Commercial net publishers call for more cuts to BBC services

NS director Rasaiah, left, and BIPA chairman Drayton welcomed report

Commercial internet publishers say that the BBC’s offer to close five websites in the wake of the Graf report does not go far enough, writes Dominic Ponsford.

Chairman of the British Internet Publishers Alliance Hugo Drayton welcomed the fact that the BBC’s internet activities were “finally” being addressed. But he said the corporation’s offered cuts were not significant enough.

BIPA represents many of the major national newspapers and magazines with a web presence. It believes that the BBC expansion into internet publishing has stifled commercial sites and amounted to unfair competition.

Drayton, who is also managing director of Telegraph Group, said: “They need a fundamental change in attitude towards this business and a fundamental rethink about what the BBC’s public service remit is in this area. This attitude that the BBC has to be everywhere doing everything is wrongheaded.

“I’m glad that the Graf report has made some points that we have been trying to make for the past six years and I’m glad that he’s come up with some clear recommendations for what the BBC needs to do.

“I’m also glad that the Government and opposition are supporting the fact that the BBC needs to be curbed in this area.

“But I’m frustrated that the system of governors is completely unviable – they can’t be their own judge and jury.”

Drayton said that his group has asked for no safeguards that are not already taken for granted in broadcasting.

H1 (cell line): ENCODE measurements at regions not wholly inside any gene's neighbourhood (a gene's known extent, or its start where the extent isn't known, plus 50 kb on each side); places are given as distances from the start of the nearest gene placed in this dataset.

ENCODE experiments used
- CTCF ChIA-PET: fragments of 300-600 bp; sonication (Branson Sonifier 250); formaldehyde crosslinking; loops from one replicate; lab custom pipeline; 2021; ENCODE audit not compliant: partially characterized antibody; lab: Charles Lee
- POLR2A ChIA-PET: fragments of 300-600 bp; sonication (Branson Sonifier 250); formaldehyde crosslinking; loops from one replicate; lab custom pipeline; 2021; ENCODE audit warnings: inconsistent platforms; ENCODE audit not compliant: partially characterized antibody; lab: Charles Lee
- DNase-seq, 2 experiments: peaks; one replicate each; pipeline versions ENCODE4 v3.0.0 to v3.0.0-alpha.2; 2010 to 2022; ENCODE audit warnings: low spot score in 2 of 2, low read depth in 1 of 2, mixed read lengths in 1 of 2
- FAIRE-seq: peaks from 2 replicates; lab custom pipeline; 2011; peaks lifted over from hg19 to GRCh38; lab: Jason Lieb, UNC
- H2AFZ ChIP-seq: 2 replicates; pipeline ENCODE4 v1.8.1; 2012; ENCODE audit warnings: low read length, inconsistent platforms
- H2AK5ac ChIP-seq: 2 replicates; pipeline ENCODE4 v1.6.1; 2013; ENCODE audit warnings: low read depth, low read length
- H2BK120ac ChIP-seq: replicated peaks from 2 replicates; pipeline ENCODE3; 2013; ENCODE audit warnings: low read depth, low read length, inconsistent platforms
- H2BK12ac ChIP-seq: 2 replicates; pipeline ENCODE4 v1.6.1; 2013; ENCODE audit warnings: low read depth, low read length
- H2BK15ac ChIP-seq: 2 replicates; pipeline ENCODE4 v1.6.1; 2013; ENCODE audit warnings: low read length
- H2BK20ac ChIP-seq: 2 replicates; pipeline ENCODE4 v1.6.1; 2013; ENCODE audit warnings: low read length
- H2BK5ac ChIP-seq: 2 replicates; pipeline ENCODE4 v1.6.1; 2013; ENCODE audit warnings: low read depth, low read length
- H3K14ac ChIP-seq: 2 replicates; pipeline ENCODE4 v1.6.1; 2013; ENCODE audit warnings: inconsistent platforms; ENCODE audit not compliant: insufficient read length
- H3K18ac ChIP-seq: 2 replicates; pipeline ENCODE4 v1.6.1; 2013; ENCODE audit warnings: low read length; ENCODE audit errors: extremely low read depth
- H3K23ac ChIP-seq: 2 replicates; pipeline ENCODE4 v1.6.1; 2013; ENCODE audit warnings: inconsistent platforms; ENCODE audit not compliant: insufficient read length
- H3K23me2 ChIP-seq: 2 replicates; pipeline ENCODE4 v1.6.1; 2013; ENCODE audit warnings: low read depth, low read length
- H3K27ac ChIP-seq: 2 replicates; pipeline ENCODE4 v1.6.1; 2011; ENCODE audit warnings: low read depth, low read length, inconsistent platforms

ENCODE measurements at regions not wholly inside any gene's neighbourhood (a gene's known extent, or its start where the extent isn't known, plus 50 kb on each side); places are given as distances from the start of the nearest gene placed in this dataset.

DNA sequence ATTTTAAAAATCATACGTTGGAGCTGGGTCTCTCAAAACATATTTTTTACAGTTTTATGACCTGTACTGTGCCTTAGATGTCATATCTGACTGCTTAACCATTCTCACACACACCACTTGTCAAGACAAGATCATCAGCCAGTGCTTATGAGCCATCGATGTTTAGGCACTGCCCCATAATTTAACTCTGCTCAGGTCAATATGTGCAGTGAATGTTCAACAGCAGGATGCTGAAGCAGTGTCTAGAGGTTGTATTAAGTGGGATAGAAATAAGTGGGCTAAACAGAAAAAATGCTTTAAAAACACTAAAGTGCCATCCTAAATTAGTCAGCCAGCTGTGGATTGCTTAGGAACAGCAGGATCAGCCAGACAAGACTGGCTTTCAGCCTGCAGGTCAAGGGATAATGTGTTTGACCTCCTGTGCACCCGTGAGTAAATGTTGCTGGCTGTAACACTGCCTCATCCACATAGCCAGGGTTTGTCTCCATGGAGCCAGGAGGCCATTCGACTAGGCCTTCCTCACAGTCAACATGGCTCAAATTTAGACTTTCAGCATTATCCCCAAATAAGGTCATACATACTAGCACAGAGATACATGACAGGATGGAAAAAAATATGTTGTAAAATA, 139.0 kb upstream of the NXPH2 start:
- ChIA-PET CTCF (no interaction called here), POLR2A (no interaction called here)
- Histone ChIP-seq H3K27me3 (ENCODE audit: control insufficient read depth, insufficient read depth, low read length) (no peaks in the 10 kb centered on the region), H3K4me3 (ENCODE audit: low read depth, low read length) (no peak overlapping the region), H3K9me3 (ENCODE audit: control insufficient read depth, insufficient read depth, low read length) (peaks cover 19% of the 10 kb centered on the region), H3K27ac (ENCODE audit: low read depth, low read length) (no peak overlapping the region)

He called for significant cuts to be made to the BBC’s web services and for limits to be placed on the extent to which it is allowed to crosspromote websites on TV and radio.

He also said that BBC websites should be forced to carry links to other commercial internet sites as part of its role as a “trusted guide”.

The Newspaper Society has argued that the BBC’s local news and listings websites compete unfairly with local newspapers.

Director of political, editorial and regulatory affairs Santha Rasaiah welcomed news that the Government has asked the BBC to “review and redefine the purposes and aims of its online services” following the Graf report.

She said: “Some progress has been made. The Graf report stipulates – and the BBC submission to the Charter review accepts – that the BBC must avoid adverse market impact upon its commercial competitors, that its activities must in future be distinctive and actually justified by its public service remit.”

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